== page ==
US Warns Americans Not to Travel to China
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The Trump administration is warning Americans not to travel to China as the number of confirmed coronavirus cases grows rapidly.
The State Department issued what it calls a Level 4-Do Not Travel advisory. It also is recommending that anyone currently in China leave.
The Centers for Disease Control and Prevention issued Tuesday a Level 3 notice, advising Americans to avoid all nonessential travel to China.
The CDC said none of the 195 American passengers evacuated Wednesday from Wuhan show symptoms of coronavirus. They will remain at a U.S. military base in California at least through the end of the week.
Earlier Thursday, the World Health Organization declared the coronavirus outbreak, which originated in Wuhan and has spread from China to 18 other countries, a global health emergency.
Thursday's announcement from Geneva means the WHO regards the outbreak as an extraordinary event needing a coordinated international response.
Experts say there is evidence of people-to-people transmission of the virus.
The CDC Thursday reported the first case of human transmission in the U.S. Doctors say a Chicago man caught the virus from his wife who had been in Wuhan. He is the sixth confirmed coronavirus case in the United States.
India and the Philippines announced their first confirmed cases Thursday, joining a growing list that includes Australia, Canada, Finland, France, Germany, Hong Kong Japan, Nepal, Singapore, South Korea, Thailand, the United Arab Emirates and Vietnam.
China's health commission said early Friday that number of confirmed cases now exceeds 9,000, up more than 1,000 in just a day. About 200 people have died.
The WHO said earlier that nearly all of the world's reported cases were in China, as were all the deaths. Just 98 cases had been confirmed outside China, including eight cases of human-to-human transmission in four countries: Germany, Japan and Vietnam, plus the U.S.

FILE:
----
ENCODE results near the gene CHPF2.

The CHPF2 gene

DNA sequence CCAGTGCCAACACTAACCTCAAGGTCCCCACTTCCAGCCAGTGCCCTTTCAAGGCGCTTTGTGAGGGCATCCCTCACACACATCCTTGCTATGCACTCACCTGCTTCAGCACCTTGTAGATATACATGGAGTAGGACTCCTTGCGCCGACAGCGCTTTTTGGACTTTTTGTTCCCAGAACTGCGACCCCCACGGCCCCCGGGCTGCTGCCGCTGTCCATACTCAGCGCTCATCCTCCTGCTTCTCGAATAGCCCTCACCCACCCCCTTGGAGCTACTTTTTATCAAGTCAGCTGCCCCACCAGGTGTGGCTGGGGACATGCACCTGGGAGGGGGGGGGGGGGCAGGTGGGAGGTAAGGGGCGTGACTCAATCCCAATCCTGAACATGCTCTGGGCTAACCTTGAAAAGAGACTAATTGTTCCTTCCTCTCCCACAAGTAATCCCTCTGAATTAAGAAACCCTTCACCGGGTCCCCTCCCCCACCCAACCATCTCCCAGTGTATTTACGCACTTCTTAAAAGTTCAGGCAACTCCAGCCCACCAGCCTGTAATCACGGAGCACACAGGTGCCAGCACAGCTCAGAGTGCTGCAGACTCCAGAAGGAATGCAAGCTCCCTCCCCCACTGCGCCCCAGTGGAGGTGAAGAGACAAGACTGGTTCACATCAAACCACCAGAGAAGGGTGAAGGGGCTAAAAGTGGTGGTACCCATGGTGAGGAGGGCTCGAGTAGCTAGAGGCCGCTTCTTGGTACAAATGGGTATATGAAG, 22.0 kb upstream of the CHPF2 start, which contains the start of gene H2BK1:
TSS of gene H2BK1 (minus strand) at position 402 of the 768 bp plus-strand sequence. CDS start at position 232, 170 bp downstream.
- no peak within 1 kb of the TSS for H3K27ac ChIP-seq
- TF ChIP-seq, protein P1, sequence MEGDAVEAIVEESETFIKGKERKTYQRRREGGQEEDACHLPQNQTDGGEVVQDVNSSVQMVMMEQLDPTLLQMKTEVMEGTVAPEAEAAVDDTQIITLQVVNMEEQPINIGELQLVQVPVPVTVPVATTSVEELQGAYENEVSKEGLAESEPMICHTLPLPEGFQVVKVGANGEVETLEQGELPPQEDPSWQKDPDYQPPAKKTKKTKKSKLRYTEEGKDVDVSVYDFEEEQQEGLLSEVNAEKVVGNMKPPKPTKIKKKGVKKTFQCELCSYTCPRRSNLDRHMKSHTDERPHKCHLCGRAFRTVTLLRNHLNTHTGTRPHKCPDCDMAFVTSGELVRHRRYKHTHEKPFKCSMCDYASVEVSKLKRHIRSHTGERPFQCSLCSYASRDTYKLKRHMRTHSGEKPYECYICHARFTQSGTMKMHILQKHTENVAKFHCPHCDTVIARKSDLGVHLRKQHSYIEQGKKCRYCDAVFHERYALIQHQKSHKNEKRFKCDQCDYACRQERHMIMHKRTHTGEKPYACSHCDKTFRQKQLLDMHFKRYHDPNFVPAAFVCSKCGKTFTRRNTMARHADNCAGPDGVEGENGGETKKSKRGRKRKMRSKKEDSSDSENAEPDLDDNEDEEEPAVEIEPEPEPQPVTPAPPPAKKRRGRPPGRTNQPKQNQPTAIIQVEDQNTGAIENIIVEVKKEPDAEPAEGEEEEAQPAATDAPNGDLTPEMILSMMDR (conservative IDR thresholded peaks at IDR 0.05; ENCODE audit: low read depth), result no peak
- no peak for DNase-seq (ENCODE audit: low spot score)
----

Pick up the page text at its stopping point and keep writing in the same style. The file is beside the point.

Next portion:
The United States has evacuated more than 200 people from Wuhan. Several other countries have also evacuated their nationals, and some international airlines have suspended direct flights to China.
A Ukrainian exchange student in Wuhan, Monika Rustamova, told VOA that people in the city were generally calm, but all people were wearing masks. She said she and the other students are screened before they leave the campus and again when they return.
Another Ukrainian student, Dmytro Yatskovsky, in Lanzhou, capital of Gansu province, said it was the foreign exchange students who were panicking and spreading lots of false information � something he said could bring punishment under Chinese law. But Yatskovsky said he trusted Chinese authorities, saying they acted quickly and had all the resources needed to keep things under control.
The White House has said it is considering further restrictions on U.S. airlines flying to China, in addition to the voluntary restrictions implemented by some air carriers. It has not yet decided whether to impose a travel ban.
The CDC's Dr. Nancy Messonnier said the symptoms of a cold or the flu and the coronavirus were the same, but the risk factors for the latter involved having visited China's Hubei province or having close contact with those who had been there.
Source: Voice of America